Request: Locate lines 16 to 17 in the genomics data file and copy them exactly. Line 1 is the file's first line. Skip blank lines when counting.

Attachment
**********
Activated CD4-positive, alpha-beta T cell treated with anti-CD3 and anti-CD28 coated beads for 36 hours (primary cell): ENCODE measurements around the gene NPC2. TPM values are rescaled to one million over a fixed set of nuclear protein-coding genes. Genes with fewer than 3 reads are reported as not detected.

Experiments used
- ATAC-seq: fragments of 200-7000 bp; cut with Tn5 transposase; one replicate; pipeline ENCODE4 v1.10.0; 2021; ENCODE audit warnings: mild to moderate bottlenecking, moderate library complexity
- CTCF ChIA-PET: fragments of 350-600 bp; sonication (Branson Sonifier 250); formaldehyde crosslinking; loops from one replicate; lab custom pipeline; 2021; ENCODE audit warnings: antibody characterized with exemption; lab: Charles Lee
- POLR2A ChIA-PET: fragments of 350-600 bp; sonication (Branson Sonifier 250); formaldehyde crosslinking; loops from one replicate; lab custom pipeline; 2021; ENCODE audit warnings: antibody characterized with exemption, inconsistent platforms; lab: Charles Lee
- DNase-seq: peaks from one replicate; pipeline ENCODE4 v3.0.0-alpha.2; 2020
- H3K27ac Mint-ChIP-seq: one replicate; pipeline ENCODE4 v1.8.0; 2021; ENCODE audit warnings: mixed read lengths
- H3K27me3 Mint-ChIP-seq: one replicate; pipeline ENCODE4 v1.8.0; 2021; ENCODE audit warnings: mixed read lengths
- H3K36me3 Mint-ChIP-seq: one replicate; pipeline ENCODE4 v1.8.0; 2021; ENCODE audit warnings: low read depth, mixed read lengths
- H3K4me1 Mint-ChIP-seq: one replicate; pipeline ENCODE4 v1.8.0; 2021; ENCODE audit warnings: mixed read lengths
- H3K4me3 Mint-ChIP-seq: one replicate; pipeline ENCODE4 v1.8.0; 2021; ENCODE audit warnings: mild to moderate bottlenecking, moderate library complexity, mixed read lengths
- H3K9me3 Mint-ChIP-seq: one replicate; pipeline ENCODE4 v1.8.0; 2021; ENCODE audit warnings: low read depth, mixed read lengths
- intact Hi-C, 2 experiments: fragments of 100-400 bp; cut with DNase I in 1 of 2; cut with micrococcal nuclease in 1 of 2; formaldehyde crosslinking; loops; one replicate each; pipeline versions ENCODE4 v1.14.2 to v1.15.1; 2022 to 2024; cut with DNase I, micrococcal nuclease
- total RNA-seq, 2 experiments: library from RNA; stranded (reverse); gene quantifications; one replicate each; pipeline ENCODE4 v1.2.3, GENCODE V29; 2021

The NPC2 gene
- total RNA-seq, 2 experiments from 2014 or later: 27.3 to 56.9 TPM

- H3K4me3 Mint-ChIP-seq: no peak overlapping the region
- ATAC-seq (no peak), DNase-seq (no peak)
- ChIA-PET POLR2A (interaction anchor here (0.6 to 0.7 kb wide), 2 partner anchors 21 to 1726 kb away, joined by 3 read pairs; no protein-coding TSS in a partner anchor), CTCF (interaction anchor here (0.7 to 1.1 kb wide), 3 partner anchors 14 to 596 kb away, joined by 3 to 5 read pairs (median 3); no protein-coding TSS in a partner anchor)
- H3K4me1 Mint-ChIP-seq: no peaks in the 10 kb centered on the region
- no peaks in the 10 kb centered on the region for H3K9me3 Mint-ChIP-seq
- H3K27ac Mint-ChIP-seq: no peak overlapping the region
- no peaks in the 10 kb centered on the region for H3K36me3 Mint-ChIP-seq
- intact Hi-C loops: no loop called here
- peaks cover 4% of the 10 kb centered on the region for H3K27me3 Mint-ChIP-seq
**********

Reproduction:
- total RNA-seq, 2 experiments from 2014 or later: 27.3 to 56.9 TPM

- H3K4me3 Mint-ChIP-seq: no peak overlapping the region